Cryptocurrency miners are spending heavily on cutting-edge technology to earn more bitcoin, trying to gain market share and undermine rivals ahead of their fees being halved in about four months. They make the most while they can, also taking advantage of rather high values in the market.
The “miners,” or rather their companies listed on global exchanges, have pledged this month to spend about $600 million to buy new chips and servers that are the keystone of the digital ledger behind bitcoin, according to The Miner Mag, an industry data provider. The December amount is nearly half of the total $1.3 billion committed for the year.
The explosion in spending comes despite the fact that miners suffered heavy losses in the cryptocurrency market crash of 2022. Now they are trying to profit from the surge in the price of bitcoin, which has soared to an 18-month high of more than $44,000.
The bull run also comes ahead of a plan scheduled for April to halve the incentive system that verifies all bitcoin transactions. Optimists hope the so-called “halving”—a once-every-four-year event to slow bitcoin circulation—will spur further gains for the cryptocurrency next year, but the move also threatens to undermine miners’ shaky profitability.
“Buying equipment is not just an action in the bull market,” said Juri Bulovic, head of mining at Foundry. Miners are “realizing that fleet renewal is what will keep them in business after starvation.”
Miners play a crucial role in the operation of bitcoin, competing with each other to verify new transaction blocks for its blockchain and taking on the role of transaction guarantor. In return, the winner is rewarded with new tokens.
Bitcoin miners have already been pushed to the limit. Many invested during the 2020 and 2021 bull run, using debt and low interest rates to finance their expansion as the price of bitcoin soared to over $69,000. However, the rise in rates has challenged their profitability because it has significantly compressed the price of bitcoin and increased the installments of their financing. Some companies, such as Core Scientific and Computer North, filed for bankruptcy, while others were forced to temporarily shut down operations or were paid by some U.S. states not to mine bitcoin in an effort to save energy.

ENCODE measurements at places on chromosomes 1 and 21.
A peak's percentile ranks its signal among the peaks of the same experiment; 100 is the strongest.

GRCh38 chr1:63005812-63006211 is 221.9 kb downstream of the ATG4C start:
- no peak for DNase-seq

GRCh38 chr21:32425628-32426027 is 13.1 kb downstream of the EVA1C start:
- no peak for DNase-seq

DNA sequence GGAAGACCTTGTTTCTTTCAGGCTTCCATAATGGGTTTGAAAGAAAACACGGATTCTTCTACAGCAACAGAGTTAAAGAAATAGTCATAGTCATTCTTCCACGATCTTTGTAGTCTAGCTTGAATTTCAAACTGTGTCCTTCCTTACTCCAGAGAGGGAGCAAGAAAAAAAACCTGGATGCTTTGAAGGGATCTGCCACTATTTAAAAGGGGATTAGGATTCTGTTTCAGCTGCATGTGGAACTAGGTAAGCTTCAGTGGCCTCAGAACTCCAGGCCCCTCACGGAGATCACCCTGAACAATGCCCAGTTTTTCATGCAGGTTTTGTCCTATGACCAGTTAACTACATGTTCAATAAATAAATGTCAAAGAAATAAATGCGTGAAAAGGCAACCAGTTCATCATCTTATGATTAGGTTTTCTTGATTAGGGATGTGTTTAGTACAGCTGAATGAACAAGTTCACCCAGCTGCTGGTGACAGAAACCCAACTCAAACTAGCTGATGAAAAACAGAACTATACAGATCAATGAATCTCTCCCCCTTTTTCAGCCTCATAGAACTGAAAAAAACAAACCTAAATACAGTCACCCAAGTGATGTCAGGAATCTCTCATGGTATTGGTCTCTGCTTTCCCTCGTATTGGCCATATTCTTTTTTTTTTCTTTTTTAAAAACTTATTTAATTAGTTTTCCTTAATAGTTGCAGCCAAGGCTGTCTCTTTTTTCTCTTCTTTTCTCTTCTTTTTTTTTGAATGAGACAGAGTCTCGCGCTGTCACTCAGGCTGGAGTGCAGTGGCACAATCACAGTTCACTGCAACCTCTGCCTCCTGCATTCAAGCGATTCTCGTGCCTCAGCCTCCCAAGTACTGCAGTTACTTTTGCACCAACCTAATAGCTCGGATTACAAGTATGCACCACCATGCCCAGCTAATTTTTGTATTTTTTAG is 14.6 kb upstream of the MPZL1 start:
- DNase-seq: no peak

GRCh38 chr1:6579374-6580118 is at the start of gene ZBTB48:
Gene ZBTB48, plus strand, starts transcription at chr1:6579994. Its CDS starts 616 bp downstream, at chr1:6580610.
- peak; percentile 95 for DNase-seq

- Now the situation seems to have changed, and three factors are again pushing BTC to the other side:
the arrival of the new halving, “Halving.” Enthusiasts also note that the last halving, which took place in May 2020, drove the price of bitcoin up about 460 percent in the 12 months since.
- Expectations of lower rates, which will boost BTC prices,.
- Falling energy costs, which raises the prospect of greater profitability in mining.
Adding to these three structural factors are expectations for an ETF on BTC, a financial instrument that would allow the cryptocurrency’s entry into mainstream finance after more than a decade of banning it and explode demand for it.
Share prices of bitcoin miners have reacted to the rising bitcoin price: Riot Platforms is up 424 percent this year and Marathon Digital is up 681 percent. In Toronto, Bitfarms rose 607% this year, and Hive Digital Technologies rose 232%. In contrast, over the course of 2022, Riot and Marathon’s share prices fell about 85% and 90%, respectively, while Bitfarms and Hive dropped 91% and 88%.
But hopes for a resurgence still depend on the persistence of bitcoin’s recent rally. The SEC has given no indication that it will approve an ETF and end its decades-long policy of rejecting all applications.
In addition, miners are still plagued by real costs, particularly energy costs.
According to the latest figures, the median cost to mine a bitcoin is around $17,000, but it could be as high as $34,000, according to The Miner Mag. This reduces margins and increases the riskiness of all related operations.
But some see it as a risk worth taking. Among them is Bitfarms, a Canadian publicly traded group, which this month set aside $95 million for new equipment. A bet that could be a winner if prices remain high.